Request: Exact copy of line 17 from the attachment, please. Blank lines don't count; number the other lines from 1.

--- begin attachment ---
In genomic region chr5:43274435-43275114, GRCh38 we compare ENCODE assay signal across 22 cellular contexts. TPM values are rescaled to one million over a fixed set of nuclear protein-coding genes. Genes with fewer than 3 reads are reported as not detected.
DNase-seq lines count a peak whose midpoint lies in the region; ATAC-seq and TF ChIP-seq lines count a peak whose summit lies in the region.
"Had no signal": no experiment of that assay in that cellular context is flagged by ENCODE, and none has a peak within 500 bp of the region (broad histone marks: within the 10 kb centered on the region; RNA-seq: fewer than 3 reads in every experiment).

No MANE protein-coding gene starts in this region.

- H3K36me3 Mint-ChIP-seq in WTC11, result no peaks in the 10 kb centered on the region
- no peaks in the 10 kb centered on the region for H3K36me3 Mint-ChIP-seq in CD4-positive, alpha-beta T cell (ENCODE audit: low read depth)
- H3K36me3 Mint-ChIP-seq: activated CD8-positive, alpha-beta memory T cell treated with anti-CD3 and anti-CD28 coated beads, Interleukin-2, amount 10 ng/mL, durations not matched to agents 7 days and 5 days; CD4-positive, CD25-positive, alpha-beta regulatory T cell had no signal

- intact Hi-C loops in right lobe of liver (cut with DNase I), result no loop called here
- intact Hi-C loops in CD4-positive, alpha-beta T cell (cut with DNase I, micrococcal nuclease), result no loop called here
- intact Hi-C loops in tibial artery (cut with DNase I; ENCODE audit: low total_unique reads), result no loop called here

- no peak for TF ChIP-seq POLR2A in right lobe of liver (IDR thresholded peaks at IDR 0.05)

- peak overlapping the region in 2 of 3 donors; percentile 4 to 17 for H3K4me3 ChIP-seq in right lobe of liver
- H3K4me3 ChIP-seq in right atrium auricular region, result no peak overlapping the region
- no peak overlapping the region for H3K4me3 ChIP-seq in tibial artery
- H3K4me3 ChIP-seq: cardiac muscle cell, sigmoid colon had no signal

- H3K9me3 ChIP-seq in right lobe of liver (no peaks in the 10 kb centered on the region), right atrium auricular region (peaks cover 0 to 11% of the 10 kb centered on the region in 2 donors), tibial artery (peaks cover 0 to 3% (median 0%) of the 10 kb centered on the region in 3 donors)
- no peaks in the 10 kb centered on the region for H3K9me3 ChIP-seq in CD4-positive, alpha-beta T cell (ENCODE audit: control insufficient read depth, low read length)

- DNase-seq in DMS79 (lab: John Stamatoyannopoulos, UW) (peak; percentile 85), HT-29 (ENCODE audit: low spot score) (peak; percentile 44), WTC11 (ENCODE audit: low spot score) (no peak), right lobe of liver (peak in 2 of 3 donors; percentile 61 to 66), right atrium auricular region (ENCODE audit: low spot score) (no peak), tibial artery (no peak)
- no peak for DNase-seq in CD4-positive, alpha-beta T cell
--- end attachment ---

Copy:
- no peaks in the 10 kb centered on the region for H3K9me3 ChIP-seq in CD4-positive, alpha-beta T cell (ENCODE audit: control insufficient read depth, low read length)